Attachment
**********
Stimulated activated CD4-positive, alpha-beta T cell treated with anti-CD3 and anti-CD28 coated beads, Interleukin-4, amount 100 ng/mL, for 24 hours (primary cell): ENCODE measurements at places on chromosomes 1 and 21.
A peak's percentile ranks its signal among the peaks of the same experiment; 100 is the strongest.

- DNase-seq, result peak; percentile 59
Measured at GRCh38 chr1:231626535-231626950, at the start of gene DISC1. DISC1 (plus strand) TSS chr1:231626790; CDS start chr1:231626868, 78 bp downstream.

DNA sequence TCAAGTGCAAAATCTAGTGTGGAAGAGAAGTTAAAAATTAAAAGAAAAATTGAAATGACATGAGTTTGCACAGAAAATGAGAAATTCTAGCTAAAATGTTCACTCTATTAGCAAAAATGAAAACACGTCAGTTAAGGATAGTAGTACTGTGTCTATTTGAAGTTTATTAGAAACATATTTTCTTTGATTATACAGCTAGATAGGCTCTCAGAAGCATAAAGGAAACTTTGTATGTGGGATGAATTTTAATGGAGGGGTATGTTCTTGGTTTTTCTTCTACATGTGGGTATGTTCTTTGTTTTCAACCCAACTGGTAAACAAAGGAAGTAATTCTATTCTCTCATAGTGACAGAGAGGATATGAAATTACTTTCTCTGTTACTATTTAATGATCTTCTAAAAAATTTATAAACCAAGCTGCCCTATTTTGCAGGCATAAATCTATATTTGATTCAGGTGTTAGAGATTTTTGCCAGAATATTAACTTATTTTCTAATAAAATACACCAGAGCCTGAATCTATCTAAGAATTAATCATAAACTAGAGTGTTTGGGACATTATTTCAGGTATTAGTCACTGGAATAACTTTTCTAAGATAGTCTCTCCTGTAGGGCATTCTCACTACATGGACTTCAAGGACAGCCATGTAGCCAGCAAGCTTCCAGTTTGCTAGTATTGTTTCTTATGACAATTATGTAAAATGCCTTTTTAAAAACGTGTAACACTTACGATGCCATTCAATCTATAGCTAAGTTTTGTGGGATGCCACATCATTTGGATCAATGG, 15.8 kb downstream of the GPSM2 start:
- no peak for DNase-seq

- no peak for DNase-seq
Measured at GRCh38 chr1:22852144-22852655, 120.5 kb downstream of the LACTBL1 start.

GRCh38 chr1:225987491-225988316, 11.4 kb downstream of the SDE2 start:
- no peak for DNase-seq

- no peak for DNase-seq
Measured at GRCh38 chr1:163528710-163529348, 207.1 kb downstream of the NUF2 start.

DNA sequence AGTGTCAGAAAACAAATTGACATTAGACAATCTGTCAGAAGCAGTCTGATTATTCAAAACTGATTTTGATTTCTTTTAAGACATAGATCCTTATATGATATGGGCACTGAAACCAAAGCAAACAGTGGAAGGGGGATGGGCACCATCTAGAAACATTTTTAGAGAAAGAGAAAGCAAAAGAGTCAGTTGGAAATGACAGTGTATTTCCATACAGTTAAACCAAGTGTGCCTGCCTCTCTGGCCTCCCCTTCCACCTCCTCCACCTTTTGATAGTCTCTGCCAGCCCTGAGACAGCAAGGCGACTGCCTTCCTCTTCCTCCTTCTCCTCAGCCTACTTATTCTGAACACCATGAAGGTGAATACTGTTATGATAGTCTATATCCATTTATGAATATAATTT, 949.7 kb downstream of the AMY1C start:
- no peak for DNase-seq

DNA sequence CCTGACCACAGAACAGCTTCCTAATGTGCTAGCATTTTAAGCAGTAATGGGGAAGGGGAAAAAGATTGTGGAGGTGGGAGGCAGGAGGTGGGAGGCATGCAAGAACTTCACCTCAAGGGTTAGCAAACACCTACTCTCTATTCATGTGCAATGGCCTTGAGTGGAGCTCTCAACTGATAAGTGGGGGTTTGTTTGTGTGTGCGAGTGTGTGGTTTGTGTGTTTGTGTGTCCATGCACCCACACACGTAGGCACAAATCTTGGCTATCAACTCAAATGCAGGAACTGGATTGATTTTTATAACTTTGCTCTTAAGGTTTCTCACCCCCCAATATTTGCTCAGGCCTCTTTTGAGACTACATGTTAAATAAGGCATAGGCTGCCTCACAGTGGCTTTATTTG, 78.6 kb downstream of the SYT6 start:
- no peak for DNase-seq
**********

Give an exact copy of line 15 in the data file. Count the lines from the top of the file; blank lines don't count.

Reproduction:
DNA sequence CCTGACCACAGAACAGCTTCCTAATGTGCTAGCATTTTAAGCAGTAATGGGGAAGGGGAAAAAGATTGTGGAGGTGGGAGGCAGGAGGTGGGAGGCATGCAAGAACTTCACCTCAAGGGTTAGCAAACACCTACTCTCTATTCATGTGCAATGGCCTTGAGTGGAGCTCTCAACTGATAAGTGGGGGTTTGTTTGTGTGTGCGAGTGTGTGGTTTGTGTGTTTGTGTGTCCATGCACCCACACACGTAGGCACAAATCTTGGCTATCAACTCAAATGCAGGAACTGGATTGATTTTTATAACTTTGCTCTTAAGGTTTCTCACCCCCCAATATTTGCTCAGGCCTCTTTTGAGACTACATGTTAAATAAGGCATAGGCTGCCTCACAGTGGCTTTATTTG, 78.6 kb downstream of the SYT6 start: